Of the 21 unintentional discharges in New York in 2012, one resulted in a death. It happened when a civilian fleeing a robbery collided with a responding officer, whose gun went off, killing the innocent person. We don’t know how many times accidents happened nationally. No one keeps track.
The new wrinkle with the inclusion of military-style weapons is the need for military-style training budgets, and military-style rules on their use, to go along with them. Unfortunately, that isn’t happening. “SWAT teams are high profile and always in the news, but there is no standard out there dictating training.” That’s Mark Lomax, who heads, as someone inevitably will, a lobby for SWAT teams, called the National Tactical Officers Association. Lomax, who is from Philadelphia, was a cop there for 27 years and ran the state police academy in Pennsylvania.
He said that officers who are cleared to use so-called “tactical” weapons, like assault rifles, typically train with those weapons only once or twice a month. Training from municipality to municipality can vary greatly based on local budgets. “Once you leave the academy, you have budgets, and everything else that impacts on training,” he says. “Operations [day-to-day operation of a police department] comes first. Training comes last.”
Besides the money, it’s easy to cut on training because, depending on the state, no one’s watching. “For reporting to the FBI on crime [arrests, types of crime, etc] there’s a federal requirement. But outside of that, there’s no federal requirement. There are no federal regulations.”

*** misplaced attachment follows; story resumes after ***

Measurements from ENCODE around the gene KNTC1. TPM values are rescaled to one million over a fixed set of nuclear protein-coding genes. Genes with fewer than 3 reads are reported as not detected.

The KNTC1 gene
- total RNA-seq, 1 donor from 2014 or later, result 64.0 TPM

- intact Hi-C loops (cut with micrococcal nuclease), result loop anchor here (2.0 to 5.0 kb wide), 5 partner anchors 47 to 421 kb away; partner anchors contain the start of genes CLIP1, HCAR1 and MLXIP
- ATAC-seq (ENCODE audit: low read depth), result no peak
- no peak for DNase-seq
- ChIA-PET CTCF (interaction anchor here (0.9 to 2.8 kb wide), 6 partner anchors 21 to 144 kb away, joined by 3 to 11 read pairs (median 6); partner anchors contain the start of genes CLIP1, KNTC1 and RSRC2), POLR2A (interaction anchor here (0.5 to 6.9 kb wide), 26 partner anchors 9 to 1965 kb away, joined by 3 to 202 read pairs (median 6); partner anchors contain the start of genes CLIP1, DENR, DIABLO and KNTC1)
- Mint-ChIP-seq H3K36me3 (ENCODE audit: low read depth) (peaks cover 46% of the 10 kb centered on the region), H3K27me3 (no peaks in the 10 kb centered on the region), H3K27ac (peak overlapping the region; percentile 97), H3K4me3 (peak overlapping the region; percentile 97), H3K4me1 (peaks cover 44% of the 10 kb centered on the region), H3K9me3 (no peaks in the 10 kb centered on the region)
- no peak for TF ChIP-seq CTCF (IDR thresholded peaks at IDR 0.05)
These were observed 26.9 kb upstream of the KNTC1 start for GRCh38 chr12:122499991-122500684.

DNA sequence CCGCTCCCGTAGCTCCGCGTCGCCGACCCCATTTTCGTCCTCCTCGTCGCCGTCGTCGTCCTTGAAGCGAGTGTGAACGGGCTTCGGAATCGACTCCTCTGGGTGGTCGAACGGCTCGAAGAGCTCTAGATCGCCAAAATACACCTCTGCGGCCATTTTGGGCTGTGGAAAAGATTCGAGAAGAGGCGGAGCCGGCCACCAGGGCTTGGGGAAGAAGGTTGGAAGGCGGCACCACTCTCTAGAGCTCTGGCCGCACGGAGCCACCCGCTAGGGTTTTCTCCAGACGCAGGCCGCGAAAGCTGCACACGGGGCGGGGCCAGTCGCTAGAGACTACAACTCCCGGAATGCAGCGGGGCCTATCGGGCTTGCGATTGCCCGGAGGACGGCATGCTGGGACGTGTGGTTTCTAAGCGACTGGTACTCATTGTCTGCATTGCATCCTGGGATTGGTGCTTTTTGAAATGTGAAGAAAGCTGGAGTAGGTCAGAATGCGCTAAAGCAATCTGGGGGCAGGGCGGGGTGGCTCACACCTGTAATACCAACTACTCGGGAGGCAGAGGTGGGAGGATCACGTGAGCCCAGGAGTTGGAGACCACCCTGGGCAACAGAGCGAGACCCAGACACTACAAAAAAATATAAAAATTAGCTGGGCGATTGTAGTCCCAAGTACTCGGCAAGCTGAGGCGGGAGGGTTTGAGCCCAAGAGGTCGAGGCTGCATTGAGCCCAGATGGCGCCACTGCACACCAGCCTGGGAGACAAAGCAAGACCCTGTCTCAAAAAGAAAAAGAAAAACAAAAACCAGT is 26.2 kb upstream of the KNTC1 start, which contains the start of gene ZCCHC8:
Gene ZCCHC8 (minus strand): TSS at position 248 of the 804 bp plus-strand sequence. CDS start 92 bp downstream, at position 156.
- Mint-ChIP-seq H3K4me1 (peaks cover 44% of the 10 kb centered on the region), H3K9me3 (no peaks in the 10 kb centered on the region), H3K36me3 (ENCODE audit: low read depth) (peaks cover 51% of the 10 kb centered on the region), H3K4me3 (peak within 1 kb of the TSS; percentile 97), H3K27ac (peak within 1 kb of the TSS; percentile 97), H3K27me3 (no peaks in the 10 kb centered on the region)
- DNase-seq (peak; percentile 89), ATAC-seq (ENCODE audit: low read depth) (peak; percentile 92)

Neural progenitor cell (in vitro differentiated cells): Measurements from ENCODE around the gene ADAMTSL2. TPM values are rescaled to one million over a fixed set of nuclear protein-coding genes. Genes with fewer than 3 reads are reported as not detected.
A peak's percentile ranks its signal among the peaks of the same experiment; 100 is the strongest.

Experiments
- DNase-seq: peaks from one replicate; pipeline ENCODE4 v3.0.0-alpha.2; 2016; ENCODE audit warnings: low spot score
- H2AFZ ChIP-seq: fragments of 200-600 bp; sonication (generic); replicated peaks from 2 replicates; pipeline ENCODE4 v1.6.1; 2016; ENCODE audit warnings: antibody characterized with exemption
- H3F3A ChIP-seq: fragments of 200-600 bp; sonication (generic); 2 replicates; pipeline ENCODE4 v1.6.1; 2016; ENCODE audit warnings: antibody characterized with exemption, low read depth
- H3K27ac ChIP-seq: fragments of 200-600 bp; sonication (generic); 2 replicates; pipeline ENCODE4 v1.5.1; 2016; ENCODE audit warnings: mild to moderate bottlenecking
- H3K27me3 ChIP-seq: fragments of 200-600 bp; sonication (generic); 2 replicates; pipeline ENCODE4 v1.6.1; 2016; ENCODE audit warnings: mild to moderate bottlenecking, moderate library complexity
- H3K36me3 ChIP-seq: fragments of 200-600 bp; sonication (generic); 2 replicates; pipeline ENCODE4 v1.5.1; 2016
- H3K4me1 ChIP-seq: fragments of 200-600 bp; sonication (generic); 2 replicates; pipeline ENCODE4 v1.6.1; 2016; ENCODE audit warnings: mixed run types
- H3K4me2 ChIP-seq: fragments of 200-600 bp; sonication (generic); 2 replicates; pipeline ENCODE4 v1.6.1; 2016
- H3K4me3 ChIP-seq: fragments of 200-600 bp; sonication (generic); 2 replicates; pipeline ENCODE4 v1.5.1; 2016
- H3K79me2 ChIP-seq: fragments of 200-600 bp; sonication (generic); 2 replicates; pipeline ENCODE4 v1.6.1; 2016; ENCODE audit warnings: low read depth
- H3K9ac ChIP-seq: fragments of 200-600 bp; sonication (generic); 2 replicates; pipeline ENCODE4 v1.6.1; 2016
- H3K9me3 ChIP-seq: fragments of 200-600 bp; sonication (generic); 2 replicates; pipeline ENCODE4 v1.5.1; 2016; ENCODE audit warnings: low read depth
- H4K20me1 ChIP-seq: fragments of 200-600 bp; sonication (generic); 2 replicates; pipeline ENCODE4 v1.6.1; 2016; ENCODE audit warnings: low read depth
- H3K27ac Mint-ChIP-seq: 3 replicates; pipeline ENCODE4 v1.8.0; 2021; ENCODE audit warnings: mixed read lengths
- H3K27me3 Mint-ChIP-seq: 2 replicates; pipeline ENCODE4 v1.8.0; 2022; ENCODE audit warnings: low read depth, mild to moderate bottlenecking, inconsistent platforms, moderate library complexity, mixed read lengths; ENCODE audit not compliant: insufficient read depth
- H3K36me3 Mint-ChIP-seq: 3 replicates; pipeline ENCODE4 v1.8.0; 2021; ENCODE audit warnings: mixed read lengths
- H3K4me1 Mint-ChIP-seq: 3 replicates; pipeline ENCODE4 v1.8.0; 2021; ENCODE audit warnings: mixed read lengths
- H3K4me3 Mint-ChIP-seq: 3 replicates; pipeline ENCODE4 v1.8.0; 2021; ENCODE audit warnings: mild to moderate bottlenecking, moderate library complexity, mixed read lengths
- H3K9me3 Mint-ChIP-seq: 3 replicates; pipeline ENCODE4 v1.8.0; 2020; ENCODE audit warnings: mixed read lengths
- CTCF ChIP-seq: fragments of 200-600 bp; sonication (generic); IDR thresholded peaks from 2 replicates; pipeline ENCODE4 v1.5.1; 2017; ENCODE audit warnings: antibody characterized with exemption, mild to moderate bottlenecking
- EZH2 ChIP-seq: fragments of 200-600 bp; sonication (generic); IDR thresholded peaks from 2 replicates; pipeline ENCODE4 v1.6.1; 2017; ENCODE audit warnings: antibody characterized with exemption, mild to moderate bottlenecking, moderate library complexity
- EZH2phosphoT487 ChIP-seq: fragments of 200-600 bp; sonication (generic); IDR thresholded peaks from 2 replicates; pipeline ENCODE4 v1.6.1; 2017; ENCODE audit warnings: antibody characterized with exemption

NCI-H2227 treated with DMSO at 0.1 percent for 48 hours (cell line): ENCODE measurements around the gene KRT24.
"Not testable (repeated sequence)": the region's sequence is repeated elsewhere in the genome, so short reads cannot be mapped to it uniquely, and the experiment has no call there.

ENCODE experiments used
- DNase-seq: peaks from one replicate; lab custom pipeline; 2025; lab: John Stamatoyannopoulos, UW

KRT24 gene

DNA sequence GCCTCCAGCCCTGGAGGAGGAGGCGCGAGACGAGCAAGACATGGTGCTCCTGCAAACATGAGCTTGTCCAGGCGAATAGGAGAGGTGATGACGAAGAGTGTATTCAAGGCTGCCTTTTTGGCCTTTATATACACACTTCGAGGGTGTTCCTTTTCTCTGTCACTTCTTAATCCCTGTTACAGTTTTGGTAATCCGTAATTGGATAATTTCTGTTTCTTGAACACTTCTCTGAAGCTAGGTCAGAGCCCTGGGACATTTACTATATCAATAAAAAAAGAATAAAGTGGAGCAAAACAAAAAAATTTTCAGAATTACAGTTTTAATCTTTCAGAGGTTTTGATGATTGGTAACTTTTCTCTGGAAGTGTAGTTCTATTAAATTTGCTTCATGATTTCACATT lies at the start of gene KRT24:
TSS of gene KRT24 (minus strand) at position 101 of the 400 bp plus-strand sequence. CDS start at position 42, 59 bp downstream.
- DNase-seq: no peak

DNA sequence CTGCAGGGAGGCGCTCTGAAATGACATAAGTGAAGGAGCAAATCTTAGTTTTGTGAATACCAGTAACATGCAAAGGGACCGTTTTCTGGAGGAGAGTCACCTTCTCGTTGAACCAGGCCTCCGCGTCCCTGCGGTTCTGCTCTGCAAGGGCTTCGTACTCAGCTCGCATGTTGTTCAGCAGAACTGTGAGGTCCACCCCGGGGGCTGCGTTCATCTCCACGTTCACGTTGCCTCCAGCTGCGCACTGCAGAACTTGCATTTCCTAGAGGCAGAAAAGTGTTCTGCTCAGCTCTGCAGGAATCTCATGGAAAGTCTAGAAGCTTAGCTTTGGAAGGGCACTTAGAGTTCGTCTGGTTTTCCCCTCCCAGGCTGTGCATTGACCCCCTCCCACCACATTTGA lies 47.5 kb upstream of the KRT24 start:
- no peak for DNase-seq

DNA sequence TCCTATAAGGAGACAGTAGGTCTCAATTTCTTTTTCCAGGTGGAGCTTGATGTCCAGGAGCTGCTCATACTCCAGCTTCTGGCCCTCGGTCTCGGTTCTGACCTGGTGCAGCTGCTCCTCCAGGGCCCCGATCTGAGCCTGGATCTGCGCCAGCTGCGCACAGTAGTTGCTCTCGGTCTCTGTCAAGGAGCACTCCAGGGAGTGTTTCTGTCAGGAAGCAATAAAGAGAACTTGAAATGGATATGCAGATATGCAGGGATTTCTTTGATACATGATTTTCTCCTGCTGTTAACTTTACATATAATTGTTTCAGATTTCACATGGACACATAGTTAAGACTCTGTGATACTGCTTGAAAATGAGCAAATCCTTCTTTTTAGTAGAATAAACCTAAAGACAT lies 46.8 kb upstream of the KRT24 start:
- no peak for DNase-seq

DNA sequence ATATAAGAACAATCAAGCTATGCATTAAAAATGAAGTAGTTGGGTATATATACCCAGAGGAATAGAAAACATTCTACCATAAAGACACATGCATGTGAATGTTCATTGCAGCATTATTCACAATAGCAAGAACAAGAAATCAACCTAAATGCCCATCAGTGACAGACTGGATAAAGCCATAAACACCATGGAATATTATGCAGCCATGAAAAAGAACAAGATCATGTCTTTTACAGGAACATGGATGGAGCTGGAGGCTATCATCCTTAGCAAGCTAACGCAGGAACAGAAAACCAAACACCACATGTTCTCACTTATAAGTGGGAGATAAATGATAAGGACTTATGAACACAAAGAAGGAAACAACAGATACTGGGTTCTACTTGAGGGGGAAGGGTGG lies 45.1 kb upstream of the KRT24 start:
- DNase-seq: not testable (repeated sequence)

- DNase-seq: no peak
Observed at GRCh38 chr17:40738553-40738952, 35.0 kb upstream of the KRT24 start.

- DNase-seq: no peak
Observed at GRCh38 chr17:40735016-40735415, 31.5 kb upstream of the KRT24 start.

The military, of course, is made of regulations. Misfires, for example, typically called “negligent discharges,” are considered punishable offenses under the Uniform Code of Military Justice. One soldier, writing in Foreign Policy in 2011, described a seemingly understandable mistake with a rifle on a base in Iraq; no one was injured, but the incident “pretty much ruined” his career.
The term itself, “negligent,” is revealing. About ten years ago, all branches of the U.S. military adopted “negligent” to replace “accidental” in descriptions of a gun going off unintentionally. Per the famous NRA slogan, the shift to negligence implied that if a gun went off, it was the soldier, not the piece of hardware, that had malfunctioned.
Which brings us back to Ferguson. The state of Missouri has no accepted standards, statewide, for training the kinds of cops to which it issues military-style hardware. It also doesn’t collect information on guns that go off because an officer made a mistake. The guns themselves were designed mainly for soldiers and officers who operate under federal rules, with extensive training and much more careful reporting of outcomes. We’ve taken those guns, moved them to the local level, and left the rest of the framework behind. Maybe that’s why a video of an American cop reminded me of an untrained, unmonitored, irregular militiaman who could have shot someone accidentally, possibly me, three years ago. Maybe that’s why the President had to admit that something is seriously wrong.
Read Matter’s continuing coverage of the Michael Brown shooting: